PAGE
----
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Daily Worship


December 12 | Malachi 3:6-18





A Thrill of Hope, The Weary World Rejoices

by Dan Kidd

The final book of the Old Testament, the last words in the Christian Bible before the first Gospel book begins, come from a minor prophet named Malachi. Though Israel had returned from exile and the temple had been rebuilt, the things that the Lord had promised the Israelites, and expected from them, had not come to be. In today's passage the Lord calls Israel to put an end to their greed and scarcity mindset and return to the generosity God intended for them. God then hears the complaints of his people, that justice alludes them and so what is the point of faithfully obeying the Lord. He responds by telling them to write a book of remembering the faithfulness of God. How appropriate that at the end of the Old Testament, even as the people longed for the full fulfillment of God that had not yet come, they are reminded of the treasure of Scripture--that, as we remember together what God has done, we can have faith and a living, animating hope in what God will do.

Earlier this week we heard the song of Zechariah, where he praises the Lord who delivers his people from the hands of the enemy, allows them to serve him without fear, and grants them salvation through forgiveness. Hundreds of years after Malachi prophesied about the Lord reconciling his treasured possessions to himself, Zechariah can sing a similar song about the near birth of his son, John, who would be the one preparing the way for Jesus--the fulfillment of God's word through Malachi.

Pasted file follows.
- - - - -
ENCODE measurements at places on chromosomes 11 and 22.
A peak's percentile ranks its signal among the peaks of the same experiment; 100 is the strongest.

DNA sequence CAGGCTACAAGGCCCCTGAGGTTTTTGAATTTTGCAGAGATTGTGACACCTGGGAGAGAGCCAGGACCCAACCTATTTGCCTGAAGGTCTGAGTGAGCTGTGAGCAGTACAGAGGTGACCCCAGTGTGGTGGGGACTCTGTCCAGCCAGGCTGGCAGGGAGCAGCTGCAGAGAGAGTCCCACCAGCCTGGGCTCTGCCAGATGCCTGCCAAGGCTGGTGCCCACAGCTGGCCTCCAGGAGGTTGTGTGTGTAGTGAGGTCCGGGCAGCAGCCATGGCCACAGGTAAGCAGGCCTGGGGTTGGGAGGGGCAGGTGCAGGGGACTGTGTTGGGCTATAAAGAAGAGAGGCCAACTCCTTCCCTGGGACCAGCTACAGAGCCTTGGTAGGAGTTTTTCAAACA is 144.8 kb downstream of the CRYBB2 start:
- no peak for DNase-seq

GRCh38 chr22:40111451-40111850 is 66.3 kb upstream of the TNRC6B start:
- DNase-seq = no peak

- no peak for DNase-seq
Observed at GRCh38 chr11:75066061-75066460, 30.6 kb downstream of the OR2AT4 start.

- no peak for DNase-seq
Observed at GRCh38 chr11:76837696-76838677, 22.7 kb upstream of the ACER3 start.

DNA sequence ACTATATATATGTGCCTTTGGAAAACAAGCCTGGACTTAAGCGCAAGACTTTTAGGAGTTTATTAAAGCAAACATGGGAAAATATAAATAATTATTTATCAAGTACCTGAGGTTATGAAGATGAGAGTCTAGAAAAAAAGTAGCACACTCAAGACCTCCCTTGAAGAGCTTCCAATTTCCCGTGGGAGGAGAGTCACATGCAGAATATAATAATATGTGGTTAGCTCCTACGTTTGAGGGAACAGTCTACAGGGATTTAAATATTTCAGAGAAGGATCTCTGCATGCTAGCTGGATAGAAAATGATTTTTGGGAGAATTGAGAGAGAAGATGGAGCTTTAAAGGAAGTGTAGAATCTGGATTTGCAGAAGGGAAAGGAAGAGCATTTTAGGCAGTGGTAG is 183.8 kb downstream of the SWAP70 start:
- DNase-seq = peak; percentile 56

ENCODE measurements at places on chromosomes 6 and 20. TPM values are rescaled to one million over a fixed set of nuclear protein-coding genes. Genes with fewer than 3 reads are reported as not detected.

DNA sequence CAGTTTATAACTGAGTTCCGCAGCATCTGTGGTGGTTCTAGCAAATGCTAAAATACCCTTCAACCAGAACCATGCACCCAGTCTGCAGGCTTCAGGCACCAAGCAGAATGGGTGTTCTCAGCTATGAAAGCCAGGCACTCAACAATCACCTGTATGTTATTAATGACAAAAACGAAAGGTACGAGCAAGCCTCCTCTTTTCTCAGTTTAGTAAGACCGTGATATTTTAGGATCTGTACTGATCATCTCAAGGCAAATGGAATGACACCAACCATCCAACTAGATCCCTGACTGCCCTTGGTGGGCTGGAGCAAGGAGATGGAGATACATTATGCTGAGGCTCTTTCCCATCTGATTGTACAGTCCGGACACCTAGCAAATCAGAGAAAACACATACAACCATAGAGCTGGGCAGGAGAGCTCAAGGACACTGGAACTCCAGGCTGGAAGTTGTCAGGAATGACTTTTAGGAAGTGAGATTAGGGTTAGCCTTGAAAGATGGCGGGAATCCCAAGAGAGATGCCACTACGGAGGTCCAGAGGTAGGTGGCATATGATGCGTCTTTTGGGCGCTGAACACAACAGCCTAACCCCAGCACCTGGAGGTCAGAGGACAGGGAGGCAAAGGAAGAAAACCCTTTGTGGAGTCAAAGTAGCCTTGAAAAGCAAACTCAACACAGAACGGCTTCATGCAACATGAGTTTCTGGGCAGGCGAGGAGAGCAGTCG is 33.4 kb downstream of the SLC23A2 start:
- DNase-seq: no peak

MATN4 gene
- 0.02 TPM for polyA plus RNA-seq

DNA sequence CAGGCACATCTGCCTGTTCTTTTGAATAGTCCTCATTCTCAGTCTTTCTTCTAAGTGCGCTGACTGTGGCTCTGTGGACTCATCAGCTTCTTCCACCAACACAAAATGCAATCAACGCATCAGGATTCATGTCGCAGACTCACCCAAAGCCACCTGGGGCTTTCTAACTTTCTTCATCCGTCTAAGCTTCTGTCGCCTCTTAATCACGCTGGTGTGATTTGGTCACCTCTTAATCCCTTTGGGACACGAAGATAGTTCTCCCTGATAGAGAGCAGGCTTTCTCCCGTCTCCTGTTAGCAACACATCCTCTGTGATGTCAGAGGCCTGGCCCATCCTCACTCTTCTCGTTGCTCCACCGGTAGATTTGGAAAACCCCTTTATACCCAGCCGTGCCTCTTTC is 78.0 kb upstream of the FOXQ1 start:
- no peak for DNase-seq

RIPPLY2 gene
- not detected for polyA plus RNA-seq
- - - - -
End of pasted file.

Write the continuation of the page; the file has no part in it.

When I think about all this, how the Lord prepared his people for the Gospel of Jesus over 400 years before he would make it so, I can't help but marvel at how different God's sense of timing is from my own. And this is something that Advent invites us to recognize, speak about, and experience: that we continue to wait on the coming of Jesus both impatiently and with faith. It doesn't take a particularly attentive person to notice that there are many ways that this world is not as the Lord created it to be. Perhaps it's simply the coincidence that Advent occurs as the sun starts setting so early in the evening, but I find myself with a sense of waiting on Jesus, the Light of the World, as I sit uncomfortable in the darkness, waiting for things to mend. Not so unlike those Israelites who, centuries ago, had returned home only to fall right back into the patterns of rebellion and waywardness that had led to their exile, and again feeling the disappointment and dissonance from the God who loved them.

Today, I endeavor to live in the fullness of Advent. Acknowledging the present moment where there's darkness and dissonance, where I long for the things of the Kingdom that aren't yet here. At the same time, I remember the faithfulness of God's history, throughout the world with his people, and in my own story, which fuels the faith to look ahead, "for yonder breaks a new and glorious morn."


Lord, let it be that we would not ignore or quiet the discontent of our hearts that longs for you. Rather, allow us to see with clear, sober eyes the darkness we might find ourselves in, and the darkness within us. Do this so that we would remember again how deeply we need you, how much we long for you, and what a true thrill it is that you have come near to us, forgiven us, delivered us, reconciled us, and promised us the Light that will extinguish all darkness--even replace the sun itself; that we can know this is true because you are, and have been, so very faithful. Amen.

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